Summary IV A. The DNC Hack and the FBI's Response
In August of 2015, the FBI reached out to the DNC about a potential breach of their network. The FBI warned the DNC multiple times, however, the DNC did not identify the intrusion until April of 2016. The DNC claimed that the warnings they were receiving from the FBI did not accurately convey the seriousness of the situation. It is also possible that there was some tension between the FBI and the DNC due to the FBI investigation into Hillary Clinton’s emails.
Upon learning that their network was compromised the DNC hired CrowdStrike, a cybersecurity firm, to fix the problem and suggest further action. There were two intrusions. COZYBEAR, who is connected to either the FSB or the SVR, had penetrated the network in July of 2015. A second intruder, FANCYBEAR, who is associated with the GRU penetrated the network in April of 2016. The intrusions resulted in the exfiltration of files and emails. The DNC’s cloud environment was also targeted in September of 2016 but CrowdStrike identified the attempted intrusion. Hacked materials were published online by both Guccifer 2.0 (GRU online persona), and WikiLeaks.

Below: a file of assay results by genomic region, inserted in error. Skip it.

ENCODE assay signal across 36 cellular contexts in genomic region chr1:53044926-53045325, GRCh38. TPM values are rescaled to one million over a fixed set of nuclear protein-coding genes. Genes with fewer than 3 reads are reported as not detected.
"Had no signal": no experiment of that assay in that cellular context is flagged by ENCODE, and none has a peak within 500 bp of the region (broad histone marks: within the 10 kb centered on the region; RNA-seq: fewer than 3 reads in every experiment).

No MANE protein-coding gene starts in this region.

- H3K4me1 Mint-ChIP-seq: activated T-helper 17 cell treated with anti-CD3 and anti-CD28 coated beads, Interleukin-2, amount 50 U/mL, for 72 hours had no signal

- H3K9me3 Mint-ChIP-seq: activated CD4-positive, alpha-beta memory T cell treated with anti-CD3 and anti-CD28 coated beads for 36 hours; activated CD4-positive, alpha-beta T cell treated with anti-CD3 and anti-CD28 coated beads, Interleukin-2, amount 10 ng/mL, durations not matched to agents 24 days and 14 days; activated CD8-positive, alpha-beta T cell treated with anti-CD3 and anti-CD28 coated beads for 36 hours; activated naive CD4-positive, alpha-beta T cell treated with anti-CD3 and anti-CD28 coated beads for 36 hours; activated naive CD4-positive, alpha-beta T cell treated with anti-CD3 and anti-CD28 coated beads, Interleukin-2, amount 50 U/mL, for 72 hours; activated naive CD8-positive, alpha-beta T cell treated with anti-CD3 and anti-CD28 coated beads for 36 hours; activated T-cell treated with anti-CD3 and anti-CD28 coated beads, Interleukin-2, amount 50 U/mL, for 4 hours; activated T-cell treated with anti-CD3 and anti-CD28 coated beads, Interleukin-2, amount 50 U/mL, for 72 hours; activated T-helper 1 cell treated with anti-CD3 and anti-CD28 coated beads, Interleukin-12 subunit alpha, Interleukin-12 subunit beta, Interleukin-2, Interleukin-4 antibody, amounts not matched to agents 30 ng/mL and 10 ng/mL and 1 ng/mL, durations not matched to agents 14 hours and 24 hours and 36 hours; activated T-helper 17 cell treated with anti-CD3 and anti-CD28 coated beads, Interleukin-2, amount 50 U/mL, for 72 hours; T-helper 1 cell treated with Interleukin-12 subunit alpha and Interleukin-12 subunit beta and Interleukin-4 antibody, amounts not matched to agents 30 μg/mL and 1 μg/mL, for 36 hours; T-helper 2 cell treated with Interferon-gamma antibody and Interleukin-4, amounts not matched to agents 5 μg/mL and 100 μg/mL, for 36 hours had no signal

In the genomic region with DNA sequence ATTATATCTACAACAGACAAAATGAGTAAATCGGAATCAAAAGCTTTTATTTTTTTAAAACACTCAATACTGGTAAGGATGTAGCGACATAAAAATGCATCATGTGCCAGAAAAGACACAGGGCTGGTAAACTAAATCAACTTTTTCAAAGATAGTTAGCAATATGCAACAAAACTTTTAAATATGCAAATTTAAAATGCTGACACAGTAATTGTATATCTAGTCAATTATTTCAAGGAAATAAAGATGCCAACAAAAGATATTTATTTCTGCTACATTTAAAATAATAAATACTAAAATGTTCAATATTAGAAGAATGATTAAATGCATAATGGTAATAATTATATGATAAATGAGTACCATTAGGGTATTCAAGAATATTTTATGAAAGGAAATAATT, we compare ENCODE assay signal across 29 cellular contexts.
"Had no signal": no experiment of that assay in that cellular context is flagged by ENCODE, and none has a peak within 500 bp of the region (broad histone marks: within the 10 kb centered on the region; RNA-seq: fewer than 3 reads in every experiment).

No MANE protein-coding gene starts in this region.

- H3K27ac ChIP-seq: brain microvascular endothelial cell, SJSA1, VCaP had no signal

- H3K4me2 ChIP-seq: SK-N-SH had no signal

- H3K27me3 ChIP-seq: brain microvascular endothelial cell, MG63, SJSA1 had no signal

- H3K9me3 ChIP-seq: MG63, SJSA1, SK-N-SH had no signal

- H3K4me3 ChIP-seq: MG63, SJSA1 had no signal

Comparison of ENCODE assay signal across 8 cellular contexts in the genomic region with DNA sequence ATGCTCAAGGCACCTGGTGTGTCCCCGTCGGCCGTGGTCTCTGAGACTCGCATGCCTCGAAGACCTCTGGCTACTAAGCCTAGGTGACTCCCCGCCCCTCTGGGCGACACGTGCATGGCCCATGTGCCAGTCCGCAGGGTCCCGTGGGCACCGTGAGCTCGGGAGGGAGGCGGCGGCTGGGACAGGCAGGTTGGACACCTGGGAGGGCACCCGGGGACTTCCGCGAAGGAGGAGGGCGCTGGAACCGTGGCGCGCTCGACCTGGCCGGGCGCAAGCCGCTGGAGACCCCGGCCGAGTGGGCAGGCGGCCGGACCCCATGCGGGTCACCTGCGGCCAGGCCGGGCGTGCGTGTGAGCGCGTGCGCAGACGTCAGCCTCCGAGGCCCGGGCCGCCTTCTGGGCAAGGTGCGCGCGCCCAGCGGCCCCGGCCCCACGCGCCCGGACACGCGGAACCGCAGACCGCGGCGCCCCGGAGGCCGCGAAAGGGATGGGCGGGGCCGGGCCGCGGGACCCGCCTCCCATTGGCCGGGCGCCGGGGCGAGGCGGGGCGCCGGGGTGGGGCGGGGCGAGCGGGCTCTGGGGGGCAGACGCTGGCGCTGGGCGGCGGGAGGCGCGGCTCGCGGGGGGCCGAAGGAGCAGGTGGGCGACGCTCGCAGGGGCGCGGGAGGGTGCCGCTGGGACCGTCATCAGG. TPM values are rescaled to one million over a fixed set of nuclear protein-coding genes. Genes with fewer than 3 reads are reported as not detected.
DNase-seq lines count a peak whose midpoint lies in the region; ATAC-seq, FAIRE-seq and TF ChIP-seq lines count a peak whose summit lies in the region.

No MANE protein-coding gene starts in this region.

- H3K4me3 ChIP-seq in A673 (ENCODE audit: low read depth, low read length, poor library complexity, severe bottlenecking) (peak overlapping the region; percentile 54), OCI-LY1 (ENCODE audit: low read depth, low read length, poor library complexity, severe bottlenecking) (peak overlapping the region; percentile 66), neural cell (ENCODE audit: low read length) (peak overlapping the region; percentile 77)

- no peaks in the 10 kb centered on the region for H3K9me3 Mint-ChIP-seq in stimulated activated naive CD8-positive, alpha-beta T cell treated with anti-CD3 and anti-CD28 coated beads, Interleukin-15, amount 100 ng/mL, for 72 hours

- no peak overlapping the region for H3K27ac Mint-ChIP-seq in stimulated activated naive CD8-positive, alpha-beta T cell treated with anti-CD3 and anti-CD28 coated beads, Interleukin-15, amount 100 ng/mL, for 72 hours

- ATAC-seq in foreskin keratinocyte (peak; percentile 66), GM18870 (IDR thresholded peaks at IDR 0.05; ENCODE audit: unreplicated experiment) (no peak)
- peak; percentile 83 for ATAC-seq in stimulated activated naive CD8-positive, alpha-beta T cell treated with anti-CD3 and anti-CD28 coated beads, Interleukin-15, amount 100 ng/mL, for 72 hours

The FBI’s victim-driven response to cyberattacks does not force cooperation from the victim entity. However, the committee concluded that the FBI could have been more pro-active in warning the DNC. The FBI only communicated with the IT department, and could have notified the DNC Chair, Debbie Wasserman Schultz, or a member of congress with a sufficient clearance. DHS and the ODNI concluded that the hack was directed by the Russian government.